Nicaragua at the Niebyl Proctor Marxist Library

Two reports from Berkeley on April 5, 3018:
1) the protest at the library,
and, 2) the protest downtown against a rightwing rally

Sunday Morning Protest at the Marxist Library

Last Sunday, August 5, 2018, our Sunday Morning program at the Marxist Library attracted an exceptionally large crowd, with about 75 people inside to hear Camilo Mejía (an Iraq War combat veteran who spent a year in prison after refusing a second tour of duty and whose family is from Nicaragua) speak in support of the Ortega government while about 50 anti-Ortega Nicaraguans protested outside.

Our program was the East Bay portion of a Bay Area speaking tour organized by Veterans For Peace and the Task Force on the Americas. Two programs were planned, the first, at 7:30pm Friday night, August 3, 2018 in San Francisco at the Veterans Memorial Building and the second in Oakland at the Institute for the Critical Study of Society at the Niebyl-Proctor Marxist Library as part of its week Sunday Morning at the Marxist Library series.

Unfortunately, the SF program on Friday night was interrupted by a large number of anti-Ortega counter demonstrators, both Nicaraguans and U.S. Solidarity activists. Although Mejía was able to complete talk and organizers allowed Amy Bank, a North American who had formerly supported the Sandinistas, time to present the other side, orderly debate soon became impossible. The scene was described by one attendee as “very ugly … due to a lot of interruptions, yelling, and screaming. And while there was no physical violence the counter-demonstrators were definitely very intimidating.” For a full report on Friday night, see “
Peace Leader Speaks Against US-backed Regime Change in Nicaragua, Confronted by Anti-Ortega Former Sandinistas and Contras."

Tensions were therefore high for the Sunday Morning program.

The Marxist Library is certainly no stranger to controversy and the Institute prides itself on encouraging differing views within the general framework of Marxism and working class struggle. Controversies tend to focus on how to interpret such matters as the Marxian labor theory of value and the Hegelian dialectic, but always conducted in a comradely, respectful manner.

After the experience on Friday, however, the organizers were prepared and denied entry to those who had disrupted the Friday night program. The relatively small Marxist Library was packed full, with about 75 people inside while the sidewalk outside the Library was also packed with about 50 anti-Ortega counter-demonstrators with colorful banners and dancers.

The discussion inside was productive, with many good, penetrating questions from the audience. Presumably, not everybody who opposes the Ortega government would be comfortable working together with Washington's regime changers, Marco Rubio and the like. The current upheaval is a complex matter, many shades of gray, and there was more than what could be covered in a single two-hour session.

Many, in this audience had visited Nicaragua in the 1980s, and were looking to update their information on that country and learn what became of the revolution which they supported 30 years ago. One person observed that “we need more updates, more presentations.”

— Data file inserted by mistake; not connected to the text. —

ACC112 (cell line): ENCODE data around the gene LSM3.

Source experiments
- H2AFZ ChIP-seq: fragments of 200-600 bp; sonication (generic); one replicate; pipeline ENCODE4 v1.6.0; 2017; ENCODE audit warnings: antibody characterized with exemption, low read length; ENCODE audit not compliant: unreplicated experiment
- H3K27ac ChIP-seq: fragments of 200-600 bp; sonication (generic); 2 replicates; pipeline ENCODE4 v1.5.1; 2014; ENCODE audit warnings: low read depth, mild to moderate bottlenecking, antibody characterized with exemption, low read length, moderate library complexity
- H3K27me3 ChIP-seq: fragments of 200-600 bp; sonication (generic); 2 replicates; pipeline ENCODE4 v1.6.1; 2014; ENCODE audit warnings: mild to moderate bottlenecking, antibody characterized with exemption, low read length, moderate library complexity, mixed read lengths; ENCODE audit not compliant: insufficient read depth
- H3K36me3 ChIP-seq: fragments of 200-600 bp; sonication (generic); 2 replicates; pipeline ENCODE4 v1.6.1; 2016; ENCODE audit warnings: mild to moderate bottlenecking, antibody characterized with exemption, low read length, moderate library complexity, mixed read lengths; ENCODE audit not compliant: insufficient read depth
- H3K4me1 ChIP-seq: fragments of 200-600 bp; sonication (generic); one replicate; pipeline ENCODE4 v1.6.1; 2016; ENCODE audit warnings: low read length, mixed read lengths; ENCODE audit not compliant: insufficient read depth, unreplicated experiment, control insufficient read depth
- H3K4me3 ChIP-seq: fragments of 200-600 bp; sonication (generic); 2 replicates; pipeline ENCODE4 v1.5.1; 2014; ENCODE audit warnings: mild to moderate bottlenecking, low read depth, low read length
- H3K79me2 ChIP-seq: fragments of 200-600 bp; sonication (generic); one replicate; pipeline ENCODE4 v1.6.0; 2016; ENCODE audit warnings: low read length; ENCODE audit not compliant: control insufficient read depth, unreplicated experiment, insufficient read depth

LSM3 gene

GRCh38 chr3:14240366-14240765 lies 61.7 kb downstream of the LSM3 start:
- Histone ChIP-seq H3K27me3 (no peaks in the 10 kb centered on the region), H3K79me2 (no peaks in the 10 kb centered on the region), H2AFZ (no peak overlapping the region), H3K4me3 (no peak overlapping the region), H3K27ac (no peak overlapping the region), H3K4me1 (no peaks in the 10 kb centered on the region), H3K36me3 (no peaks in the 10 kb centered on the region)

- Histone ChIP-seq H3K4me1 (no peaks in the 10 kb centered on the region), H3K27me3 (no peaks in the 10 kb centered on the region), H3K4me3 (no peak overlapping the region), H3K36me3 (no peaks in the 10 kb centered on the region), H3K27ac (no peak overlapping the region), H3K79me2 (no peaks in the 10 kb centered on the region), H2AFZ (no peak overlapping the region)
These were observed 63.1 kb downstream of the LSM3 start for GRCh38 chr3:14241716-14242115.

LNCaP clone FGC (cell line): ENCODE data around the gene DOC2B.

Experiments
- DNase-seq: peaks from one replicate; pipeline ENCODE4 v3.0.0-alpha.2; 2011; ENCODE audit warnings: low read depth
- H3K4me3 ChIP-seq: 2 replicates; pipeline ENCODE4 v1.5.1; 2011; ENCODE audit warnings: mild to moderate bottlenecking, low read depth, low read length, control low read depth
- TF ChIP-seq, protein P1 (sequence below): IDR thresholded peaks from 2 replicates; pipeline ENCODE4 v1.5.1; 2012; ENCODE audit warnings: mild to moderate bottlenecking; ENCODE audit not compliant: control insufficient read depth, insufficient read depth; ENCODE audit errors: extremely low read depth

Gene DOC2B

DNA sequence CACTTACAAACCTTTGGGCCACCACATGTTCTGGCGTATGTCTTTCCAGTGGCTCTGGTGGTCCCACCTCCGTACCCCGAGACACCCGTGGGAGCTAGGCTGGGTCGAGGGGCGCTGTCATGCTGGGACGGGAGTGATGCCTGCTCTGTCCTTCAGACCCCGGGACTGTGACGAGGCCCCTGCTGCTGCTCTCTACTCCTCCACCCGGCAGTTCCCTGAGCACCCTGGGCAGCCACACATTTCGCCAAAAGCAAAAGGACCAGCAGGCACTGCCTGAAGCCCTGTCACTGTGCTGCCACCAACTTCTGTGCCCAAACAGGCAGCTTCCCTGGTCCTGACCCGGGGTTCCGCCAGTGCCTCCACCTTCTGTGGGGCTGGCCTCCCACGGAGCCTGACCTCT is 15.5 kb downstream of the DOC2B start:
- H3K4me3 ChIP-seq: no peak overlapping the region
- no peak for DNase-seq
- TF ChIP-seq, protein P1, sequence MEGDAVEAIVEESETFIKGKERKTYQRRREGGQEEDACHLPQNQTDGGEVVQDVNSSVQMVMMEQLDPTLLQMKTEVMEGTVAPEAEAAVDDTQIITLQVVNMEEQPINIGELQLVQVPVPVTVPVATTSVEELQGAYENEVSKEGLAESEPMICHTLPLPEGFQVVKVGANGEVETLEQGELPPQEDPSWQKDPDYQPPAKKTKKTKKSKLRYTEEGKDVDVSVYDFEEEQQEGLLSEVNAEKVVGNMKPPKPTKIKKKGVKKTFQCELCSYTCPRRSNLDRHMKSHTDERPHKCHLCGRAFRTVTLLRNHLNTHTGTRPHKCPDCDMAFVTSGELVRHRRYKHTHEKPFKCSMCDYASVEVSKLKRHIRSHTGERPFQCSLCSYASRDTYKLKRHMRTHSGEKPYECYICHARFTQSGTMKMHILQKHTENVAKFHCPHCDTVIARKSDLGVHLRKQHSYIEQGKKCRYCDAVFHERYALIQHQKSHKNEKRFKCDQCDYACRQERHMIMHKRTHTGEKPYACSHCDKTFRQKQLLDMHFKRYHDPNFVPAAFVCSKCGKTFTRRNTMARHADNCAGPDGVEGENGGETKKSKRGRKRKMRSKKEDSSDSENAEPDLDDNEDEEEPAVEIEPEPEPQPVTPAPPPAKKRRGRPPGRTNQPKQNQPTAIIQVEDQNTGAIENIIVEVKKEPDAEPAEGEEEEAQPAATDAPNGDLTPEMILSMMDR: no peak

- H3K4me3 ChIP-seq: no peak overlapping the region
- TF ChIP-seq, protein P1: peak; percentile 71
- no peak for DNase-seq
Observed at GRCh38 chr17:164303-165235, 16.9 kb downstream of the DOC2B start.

In that spirit, the Institute is planning another presentation from another perspective sometime in September. To receive our weekly calendar, email the Institute at, or visit the ICSS website at

You can view Mejía talk and the Q&A on YouTube, as follows:





This report was prepared by two members of Veterans For Peace who attended the Sunday forum, Daniel Borgström and Eugene Ruyle, with final editing by Gene. It does not represent any kind of consensus opinion of either Veterans For Peace or the Institute for the Critical Study of Society.

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Meanwhile, in Downtown Berkeley

by Daniel Borgström

Leaving the library at about 12:30 p.m., I hurried off to downtown Berkeley to see what was happening. Reportedly, a right-wing group was coming to town to hold a rally. So a counter demonstration which included Antifa was going to un-welcome them, and many out-of-town police would also be there.

Getting there wasn't easy. Foot traffic as well as vehicles were blocked at many intersections by the police. That wasn't just in the business district; I saw two entire blocks of normally quiet residential streets locked down. Central Berkeley had been turned into a labyrinth.

"Am I in Managua!" The thought flashed through my mind; I recalled descriptions of "tranques" (blockades) in many of the cities and towns of Nicaragua.

Walking up one street, down another, I finally worked my way through the maze and arrived at the Civic Center Plaza where I saw a gathering at the east end of the park. Having gotten this far, I then encountered two rows of those 3-foot-high orange traffic blockers which had been placed on the grass across the middle of the plaza. The police seemed to be busy elsewhere; nobody looking, so I just climbed over them, joined the crowd and asked what was going on.

"There are 30 fascists," someone told me. I couldn't see them myself, as they were surrounded by counter demonstrators and police.

I walked around to see what could be seen, I saw several hundred protesters and nearly as many police. There were riot police from numerous departments and agencies. Large numbers of them. I read later that as many as twenty people were arrested. And as typically happens when riot cops disrupt demonstrations, windows were broken, the usual.

People don't want right-wingers to hold rallies around here, especially after what happened last year in Charlottesville. So they gather together in large counter-demonstrations to un-welcome them, telling them to go home. And to counter the counter demonstration the police call in riot cops from all over and shut the city down.


Also by Daniel
Visiting Nicaragua in 1984